Friday , April 12 2024
Wedding Wars asks the question: What would happen if the percentage of the workforce that is gay went on strike?

TV Movie Review: Wedding Wars

A&E's original movie, Wedding Wars asks the question, what would happen if the percentage of the workforce that is gay went on strike? Though it is presented here with a light romantic comedy spin, the underlying point does give the viewer reason to pause.

Shel (John Stamos) is a gay wedding planner whose brother Ben (Eric Dane) is about to marry Maggie (Bonnie Somerville), daughter to Maine's governor (John Brolin). The ongoing tension between Shel and Ben is established early, but when Ben writes the speech in which the governor calls for a constitutional ban on gay marriage, it explodes — just two weeks before Ben's and Maggie's nuptials. Shel, upset that his brother would support such a bill, walks off the job and pickets the mayor's mansion.

PtCover-StamosBen and Shel's boyfriend Ted (Sean Maher) write it off as a temper tantrum at first. For just the slightest moments, the viewer does get a sense that it is more an issue between brothers then a political one, but when the local media picks up on his picketing, a strike of one becomes a strike of the local community, then the state, and eventually the nation. The heart of the issue does come into focus, and the viewing audience learns, along with Shel, that the right to marry is about more than his personal emotions or wanting what his brother has.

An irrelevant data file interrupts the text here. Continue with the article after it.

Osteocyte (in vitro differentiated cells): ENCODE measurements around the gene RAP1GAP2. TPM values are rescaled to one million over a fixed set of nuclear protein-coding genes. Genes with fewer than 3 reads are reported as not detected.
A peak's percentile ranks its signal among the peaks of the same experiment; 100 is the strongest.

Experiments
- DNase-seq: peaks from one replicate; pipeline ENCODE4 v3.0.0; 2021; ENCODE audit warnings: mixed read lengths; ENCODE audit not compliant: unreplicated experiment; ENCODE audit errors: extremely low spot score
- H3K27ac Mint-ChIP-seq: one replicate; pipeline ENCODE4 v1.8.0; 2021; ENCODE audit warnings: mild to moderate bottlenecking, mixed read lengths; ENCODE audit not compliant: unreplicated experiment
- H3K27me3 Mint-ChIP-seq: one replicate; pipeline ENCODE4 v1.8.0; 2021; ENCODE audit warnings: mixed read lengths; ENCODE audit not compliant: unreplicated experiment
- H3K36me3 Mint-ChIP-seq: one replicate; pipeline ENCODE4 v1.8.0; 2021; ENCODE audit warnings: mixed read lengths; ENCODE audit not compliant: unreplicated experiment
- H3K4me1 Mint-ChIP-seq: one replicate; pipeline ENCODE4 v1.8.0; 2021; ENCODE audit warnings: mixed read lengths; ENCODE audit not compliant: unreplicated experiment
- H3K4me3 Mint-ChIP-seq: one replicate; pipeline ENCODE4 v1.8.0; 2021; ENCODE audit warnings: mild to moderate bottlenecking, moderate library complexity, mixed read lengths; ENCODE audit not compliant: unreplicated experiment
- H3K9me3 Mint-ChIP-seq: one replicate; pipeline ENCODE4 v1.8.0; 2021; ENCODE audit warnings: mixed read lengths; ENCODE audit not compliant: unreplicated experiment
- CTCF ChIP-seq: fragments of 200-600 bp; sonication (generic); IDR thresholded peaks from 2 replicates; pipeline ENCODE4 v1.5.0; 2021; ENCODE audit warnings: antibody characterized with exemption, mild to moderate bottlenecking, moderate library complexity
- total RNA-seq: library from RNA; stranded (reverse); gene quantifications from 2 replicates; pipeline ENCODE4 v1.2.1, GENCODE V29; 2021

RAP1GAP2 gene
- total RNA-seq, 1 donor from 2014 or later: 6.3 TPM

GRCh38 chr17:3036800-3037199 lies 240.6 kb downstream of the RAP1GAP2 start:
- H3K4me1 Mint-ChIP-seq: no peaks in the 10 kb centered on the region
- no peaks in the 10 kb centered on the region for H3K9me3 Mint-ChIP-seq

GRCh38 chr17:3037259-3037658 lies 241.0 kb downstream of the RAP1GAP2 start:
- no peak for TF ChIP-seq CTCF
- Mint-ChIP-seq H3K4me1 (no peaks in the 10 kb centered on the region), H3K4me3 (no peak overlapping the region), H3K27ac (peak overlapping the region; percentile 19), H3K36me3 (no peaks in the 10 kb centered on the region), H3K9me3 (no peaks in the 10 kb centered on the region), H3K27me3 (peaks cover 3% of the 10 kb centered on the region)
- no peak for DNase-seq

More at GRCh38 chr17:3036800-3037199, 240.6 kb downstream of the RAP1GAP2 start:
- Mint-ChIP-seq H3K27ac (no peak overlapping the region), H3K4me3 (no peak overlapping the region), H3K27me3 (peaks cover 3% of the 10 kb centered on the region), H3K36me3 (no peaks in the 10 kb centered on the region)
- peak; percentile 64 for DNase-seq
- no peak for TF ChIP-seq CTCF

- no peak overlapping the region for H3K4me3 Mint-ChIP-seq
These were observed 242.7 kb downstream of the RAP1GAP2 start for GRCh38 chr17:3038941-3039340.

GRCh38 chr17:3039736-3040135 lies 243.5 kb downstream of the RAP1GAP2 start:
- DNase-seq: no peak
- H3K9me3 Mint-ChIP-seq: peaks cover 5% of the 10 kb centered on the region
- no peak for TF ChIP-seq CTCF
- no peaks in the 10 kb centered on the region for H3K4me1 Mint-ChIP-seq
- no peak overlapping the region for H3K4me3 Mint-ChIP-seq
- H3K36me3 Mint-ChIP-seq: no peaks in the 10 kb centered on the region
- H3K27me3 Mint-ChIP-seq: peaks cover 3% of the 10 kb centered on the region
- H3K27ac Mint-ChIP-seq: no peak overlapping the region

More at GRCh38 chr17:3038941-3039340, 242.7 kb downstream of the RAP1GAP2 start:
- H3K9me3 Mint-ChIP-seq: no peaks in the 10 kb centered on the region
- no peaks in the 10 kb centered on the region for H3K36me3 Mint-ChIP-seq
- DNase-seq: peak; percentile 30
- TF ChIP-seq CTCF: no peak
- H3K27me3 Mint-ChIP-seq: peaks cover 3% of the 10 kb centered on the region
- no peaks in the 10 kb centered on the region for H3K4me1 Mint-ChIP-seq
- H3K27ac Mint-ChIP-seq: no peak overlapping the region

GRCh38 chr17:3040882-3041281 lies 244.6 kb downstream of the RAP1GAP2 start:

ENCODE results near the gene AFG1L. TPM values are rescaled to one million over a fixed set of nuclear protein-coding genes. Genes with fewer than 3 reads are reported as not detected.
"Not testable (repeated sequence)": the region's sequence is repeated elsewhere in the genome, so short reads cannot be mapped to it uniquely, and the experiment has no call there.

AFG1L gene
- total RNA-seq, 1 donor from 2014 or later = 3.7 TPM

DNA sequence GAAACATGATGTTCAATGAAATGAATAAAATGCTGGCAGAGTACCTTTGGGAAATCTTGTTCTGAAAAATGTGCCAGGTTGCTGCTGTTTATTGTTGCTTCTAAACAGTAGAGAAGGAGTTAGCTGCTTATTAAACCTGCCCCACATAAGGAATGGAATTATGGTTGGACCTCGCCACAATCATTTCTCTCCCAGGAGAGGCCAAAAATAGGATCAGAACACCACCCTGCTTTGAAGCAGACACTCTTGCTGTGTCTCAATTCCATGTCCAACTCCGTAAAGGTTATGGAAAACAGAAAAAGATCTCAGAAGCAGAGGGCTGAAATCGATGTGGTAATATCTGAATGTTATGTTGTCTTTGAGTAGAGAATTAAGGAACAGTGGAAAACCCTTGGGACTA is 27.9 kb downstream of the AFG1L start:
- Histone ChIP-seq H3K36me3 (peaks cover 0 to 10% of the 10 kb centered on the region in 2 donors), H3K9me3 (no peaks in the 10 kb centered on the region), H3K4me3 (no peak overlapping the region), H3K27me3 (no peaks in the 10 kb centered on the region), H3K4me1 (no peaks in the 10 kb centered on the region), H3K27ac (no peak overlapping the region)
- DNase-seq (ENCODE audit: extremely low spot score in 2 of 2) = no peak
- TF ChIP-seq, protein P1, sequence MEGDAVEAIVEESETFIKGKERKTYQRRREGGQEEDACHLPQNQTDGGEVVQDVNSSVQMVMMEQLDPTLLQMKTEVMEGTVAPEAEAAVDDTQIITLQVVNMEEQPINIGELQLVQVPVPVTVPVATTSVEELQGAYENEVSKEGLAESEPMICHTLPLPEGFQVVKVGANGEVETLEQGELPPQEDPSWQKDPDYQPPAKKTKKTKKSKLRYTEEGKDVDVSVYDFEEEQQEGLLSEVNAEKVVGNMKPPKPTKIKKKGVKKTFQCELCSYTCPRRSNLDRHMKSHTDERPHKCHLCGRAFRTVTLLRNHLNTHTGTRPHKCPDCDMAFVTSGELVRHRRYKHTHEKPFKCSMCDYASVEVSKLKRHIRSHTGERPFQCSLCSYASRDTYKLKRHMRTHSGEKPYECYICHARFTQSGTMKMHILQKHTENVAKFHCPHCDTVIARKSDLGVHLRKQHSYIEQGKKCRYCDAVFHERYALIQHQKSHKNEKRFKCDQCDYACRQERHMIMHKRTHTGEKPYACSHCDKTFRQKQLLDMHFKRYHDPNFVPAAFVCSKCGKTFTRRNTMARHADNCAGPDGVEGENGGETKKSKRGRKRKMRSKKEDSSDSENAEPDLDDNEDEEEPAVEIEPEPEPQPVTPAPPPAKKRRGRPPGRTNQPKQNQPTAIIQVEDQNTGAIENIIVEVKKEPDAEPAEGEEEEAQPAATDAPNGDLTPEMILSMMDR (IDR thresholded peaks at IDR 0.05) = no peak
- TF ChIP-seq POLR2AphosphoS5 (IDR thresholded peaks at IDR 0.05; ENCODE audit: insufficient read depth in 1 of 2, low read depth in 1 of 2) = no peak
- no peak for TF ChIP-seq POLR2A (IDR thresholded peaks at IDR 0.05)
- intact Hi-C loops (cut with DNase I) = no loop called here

Though the issue is politically charged, the film has a way of taking a look at all sides, and the many opinions and perspectives get their time on screen without any single one being portrayed as the absolute solution. Beyond that, the movie keys into relationships, not only between romantic partners, but of brothers and parents and children. It is delivered in a delightfully comedic way that emphasizes those familial bonds.

Wedding Wars entertains as well educates, and ends on a very nice note that confirms those bonds of family while reinforcing the fact that the issue is far from solved.

The film is directed by Jim Fall, written by Stephen Mazur, and produced by Storyline Entertainment in association with Sony Pictures Television. A video clip about the movie can be found on a webpage at the A&E website. It premieres on A&E tonight at 9 p.m..

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